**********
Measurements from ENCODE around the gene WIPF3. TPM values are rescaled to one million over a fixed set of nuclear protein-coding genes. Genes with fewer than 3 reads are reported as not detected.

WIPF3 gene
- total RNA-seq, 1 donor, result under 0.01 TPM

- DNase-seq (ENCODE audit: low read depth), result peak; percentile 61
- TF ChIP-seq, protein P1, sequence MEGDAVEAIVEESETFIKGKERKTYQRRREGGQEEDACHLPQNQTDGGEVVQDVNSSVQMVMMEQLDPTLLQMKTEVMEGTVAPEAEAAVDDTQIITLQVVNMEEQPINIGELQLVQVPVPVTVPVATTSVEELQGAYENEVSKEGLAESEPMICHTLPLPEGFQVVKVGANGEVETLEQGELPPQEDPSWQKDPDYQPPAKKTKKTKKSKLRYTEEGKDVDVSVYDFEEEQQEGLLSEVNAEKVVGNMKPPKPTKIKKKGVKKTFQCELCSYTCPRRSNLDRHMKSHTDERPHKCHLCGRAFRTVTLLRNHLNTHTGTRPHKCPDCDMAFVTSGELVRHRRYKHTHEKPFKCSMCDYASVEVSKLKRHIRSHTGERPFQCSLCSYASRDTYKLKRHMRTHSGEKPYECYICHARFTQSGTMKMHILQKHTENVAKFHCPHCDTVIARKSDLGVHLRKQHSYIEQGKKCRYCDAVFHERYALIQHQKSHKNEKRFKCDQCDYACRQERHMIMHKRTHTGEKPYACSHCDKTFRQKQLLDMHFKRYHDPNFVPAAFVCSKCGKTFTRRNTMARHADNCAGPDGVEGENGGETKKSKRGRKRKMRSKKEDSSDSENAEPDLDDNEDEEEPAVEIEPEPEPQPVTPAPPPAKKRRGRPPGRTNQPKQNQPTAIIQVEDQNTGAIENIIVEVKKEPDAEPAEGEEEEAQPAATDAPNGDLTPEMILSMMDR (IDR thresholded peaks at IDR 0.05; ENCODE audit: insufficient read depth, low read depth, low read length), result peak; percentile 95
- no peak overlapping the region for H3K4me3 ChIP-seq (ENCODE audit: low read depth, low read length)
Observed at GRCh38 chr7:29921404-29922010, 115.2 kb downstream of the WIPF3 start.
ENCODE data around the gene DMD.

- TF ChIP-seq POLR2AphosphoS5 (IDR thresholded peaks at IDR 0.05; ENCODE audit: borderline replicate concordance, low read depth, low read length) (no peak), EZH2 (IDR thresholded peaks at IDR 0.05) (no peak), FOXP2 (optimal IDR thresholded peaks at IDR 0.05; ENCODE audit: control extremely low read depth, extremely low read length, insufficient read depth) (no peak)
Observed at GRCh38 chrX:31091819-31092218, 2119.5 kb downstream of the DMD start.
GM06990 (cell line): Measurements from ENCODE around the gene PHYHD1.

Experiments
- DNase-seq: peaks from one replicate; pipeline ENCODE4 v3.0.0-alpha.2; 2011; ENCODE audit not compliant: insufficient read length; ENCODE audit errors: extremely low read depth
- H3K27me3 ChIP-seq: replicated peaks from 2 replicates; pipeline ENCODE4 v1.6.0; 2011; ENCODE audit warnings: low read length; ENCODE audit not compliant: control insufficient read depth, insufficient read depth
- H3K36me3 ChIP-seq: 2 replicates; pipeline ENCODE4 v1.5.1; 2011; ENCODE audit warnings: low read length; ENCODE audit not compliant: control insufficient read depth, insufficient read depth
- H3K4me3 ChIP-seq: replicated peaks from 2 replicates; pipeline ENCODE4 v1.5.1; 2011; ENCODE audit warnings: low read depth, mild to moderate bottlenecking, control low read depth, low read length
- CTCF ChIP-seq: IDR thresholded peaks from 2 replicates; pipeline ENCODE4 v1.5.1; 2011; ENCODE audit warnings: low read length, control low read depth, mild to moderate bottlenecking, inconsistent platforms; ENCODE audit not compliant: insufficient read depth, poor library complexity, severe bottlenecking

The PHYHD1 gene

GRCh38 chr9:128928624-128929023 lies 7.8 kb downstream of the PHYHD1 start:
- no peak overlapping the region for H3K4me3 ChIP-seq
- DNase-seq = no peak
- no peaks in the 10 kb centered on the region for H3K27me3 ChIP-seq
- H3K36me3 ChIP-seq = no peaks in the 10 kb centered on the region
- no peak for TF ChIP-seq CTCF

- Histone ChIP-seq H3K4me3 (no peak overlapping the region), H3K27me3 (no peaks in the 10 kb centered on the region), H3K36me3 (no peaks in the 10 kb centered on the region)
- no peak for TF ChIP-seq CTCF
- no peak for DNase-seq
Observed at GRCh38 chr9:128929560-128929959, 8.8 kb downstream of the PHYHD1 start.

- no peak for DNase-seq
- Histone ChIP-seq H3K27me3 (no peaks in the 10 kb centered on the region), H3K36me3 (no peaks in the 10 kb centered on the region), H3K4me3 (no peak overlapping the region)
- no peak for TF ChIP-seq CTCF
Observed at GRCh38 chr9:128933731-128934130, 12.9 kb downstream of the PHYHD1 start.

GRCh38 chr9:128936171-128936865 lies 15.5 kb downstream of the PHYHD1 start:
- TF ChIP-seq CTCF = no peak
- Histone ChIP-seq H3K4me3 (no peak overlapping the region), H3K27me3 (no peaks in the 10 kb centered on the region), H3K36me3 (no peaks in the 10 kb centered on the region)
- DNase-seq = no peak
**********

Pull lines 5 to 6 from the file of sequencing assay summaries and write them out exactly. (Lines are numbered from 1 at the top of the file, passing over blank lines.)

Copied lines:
- TF ChIP-seq, protein P1, sequence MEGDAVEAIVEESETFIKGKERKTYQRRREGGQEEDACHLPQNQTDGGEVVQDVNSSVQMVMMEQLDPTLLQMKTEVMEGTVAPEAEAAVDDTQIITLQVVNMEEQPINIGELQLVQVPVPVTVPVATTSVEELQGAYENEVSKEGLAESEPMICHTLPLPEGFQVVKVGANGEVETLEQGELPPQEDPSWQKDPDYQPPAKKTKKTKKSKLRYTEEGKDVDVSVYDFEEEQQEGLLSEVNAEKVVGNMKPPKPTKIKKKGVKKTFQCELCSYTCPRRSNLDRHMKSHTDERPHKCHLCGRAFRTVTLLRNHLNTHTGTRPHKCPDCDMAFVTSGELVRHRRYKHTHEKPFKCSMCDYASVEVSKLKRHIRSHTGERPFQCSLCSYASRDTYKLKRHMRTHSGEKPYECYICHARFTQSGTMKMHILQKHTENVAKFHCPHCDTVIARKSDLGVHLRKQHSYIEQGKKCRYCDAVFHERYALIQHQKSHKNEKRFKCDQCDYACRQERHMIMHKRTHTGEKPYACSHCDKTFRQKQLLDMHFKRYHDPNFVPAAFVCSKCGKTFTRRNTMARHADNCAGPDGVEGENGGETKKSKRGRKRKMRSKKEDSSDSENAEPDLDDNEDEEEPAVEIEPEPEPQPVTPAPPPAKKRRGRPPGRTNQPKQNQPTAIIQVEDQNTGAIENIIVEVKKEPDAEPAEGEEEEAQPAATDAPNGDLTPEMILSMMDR (IDR thresholded peaks at IDR 0.05; ENCODE audit: insufficient read depth, low read depth, low read length), result peak; percentile 95
- no peak overlapping the region for H3K4me3 ChIP-seq (ENCODE audit: low read depth, low read length)